Mechanical Therapy Research Lab

 

A lab dedicated to understanding the biomechanical risk factors to injury, specifically in those with lower limb amputation, during work-related performance. Human performance at work typically includes walking at varying speeds as well as lifting and carrying.

Dr. Dionne is interested in:

  1. prevention of injury to the residual lower limb (trans-tibial or trans-femoral) during performance of work-related activities in working-age adults;
  2. understanding the muscle activity or load-bearing that occurs within the residual limb inside the socket during work activity performance;
  3. understanding the bone health in the residual lower limb;
  4. comparing work performance and residual limb tissue health in those with lower limb amputation due to trauma, cancer, blood circulatory problems or diabetes;
  5. comparing work performance in those with osteomyoplastic amputation with traditional approaches;
  6. constructing a set of risk criteria that would predict or forewarn clinicians of biomechanical injury risk to the residual limb;
  7. developing intervention strategies that would expedite and improve work performance and minimize risk of injury to the residual lower limb, regardless of cause for amputation.

Lab Director:
Carol P. Dionne, PT, DPT, PhD, OCS, Cert MDT
Primary Investigator
Associate Faculty Member- Harold Hamm Diabetes Center

Contact Information:
E-mail: Carol Dionne
(405) 271-2131 Ext. 47115 (office)
(405) 271-2131 Ext. 47152 (lab)

 


PHF Study: Work-related Performance Characteristics in Men with TTAT at Risk for Residuum Injury


Performance characteristics which distinguish between men with transtibial amputation due to trauma (TTAT) who are likely to injure the residuum during work-related activities (WRAs) and those who are likely to successfully participate in the work force have yet to be identified


Purpose

The purpose of the 1-year study will be to:

1) examine the relationship between average peak load and muscle activity in specific locations on the end of the residual limb during normal and brisk walking, lift, and carry a weighted box, comparing the muscle activity with the intact limb;

2) examine changes in reports of pain during the tests in #1;

3) measure the blood biochemical markers of bone that is associated with bone loss, calcium balance and increased inflammation during one visit;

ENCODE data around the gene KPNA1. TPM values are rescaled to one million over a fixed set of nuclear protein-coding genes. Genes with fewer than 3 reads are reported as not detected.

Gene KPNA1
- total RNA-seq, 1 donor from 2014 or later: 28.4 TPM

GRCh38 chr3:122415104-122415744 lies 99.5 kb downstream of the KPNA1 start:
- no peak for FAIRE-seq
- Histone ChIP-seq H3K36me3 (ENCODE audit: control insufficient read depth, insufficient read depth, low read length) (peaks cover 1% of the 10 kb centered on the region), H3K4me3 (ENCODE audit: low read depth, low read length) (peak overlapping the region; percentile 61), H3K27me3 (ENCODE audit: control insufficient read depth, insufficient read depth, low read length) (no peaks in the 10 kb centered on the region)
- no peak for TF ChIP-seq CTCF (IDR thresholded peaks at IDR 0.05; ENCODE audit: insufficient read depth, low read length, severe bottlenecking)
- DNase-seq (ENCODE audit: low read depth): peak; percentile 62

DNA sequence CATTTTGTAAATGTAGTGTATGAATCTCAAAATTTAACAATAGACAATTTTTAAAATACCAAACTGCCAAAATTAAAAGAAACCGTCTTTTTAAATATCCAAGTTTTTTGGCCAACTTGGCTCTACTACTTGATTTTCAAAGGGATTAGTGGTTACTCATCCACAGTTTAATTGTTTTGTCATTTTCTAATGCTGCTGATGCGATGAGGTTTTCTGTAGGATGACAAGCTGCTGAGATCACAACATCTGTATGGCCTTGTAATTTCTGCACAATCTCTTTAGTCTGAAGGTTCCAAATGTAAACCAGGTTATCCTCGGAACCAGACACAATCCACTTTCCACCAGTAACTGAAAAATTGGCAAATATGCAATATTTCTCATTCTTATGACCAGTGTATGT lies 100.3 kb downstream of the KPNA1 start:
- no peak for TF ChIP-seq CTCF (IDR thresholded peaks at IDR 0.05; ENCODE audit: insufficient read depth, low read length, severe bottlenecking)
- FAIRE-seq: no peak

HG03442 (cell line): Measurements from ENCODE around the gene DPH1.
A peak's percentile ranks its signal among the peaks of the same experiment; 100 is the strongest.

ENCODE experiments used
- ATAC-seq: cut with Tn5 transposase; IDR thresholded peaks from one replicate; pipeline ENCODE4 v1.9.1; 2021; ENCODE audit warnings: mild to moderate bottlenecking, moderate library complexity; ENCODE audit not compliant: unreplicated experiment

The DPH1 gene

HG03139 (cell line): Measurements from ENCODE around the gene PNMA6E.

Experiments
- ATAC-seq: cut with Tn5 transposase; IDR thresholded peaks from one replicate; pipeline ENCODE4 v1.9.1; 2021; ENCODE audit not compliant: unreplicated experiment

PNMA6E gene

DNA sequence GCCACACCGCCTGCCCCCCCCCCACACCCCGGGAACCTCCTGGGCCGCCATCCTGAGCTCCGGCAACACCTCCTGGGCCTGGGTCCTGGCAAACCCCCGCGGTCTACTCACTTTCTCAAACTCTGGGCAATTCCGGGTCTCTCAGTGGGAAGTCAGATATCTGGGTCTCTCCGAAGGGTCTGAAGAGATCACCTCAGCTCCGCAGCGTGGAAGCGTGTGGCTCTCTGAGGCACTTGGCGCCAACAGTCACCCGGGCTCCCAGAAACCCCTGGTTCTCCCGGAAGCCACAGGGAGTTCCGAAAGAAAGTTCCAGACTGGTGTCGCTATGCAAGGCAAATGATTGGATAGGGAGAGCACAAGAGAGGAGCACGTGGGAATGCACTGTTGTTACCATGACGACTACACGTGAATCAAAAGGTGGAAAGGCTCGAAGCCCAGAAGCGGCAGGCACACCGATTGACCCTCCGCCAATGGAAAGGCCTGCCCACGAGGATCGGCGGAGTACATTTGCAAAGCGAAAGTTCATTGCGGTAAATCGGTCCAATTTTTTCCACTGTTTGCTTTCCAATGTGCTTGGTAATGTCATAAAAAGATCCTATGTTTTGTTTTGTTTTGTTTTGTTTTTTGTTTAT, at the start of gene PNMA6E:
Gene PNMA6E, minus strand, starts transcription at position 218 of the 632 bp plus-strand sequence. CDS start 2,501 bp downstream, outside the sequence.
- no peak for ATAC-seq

4) compare the results with the “successful “ group

5) to determine the performance characteristics which distinguish the “at-risk” group from the “successful” group.


 Who is eligible to participate in this study?

  • men with one trans-tibial (below-the-knee) amputation
  • 21-64 years old
  • feel pain and functional limitation in the residual limb during walking, lifting or carrying
  • must be able to walk etc without use of a cane, walker or crutch
  • can come to the lab for 2-3 hours, one visit


When will the study be conducted?

We will be able to conduct this study until the end of February 2016.


OCAST Study: Work Performance in Men with Trans-femoral Amputation

Many people with limb loss in the United States undergo transfemoral (above-the-knee) amputation (TFA), a permanent condition which greatly impacts productivity and quality of life. Fifty percent of those with TFA are of the working age (21-65yrs) whose number will considerably increase over the next 10 years.

However, despite advances in technology, medicine, prosthetics, and rehabilitation, MANY of those who are employable and could return to a productive life following amputation are not part of  the work force. Painful residual limb injury suffered during performance of work-related activities (WRAs) is one of the primary factors precluding work participation.  To ameliorate this problem, health care professionals need to develop the capability to predict, or detect early on, mechanisms which underlie risk of traumatic, biomechanical injury to the residual limb and translate this basic knowledge into effective clinical interventions and to prevent them for occurring. The essential first step in developing the capacity to determine the extent to which mechanisms underlying these injuries are preventable.


Purpose

The overall purpose of this study is to examine:

1) weight-bearing loads at the residual limb inside the socket;

2) muscle activity in the end of the residual limb;

3) reporting of pain during work task performance; and

4) presence and extent of indicators for bone loss and inflammation

…… in men with one-sided above the knee amputees at 2 time points, 12 months apart. The study will target normal and brisk paced walking, lifting, and carrying.


Who is eligible to participate in this study?

  • men with one trans-femoral (above-the-knee) amputation
  • 21-64 years old
  • feel sensation and have normal or well-controlled blood sugars
  • must be able to walk etc without use of a cane, walker or crutch
  • can come to the lab for 2-3 hours, two visits one year apart


When will the study be conducted?

 We will be able to conduct this study until the end of June 2018.

 

PHF Study: Work-related Performance Characteristics in Men with TTAT at Risk for Residuum Injury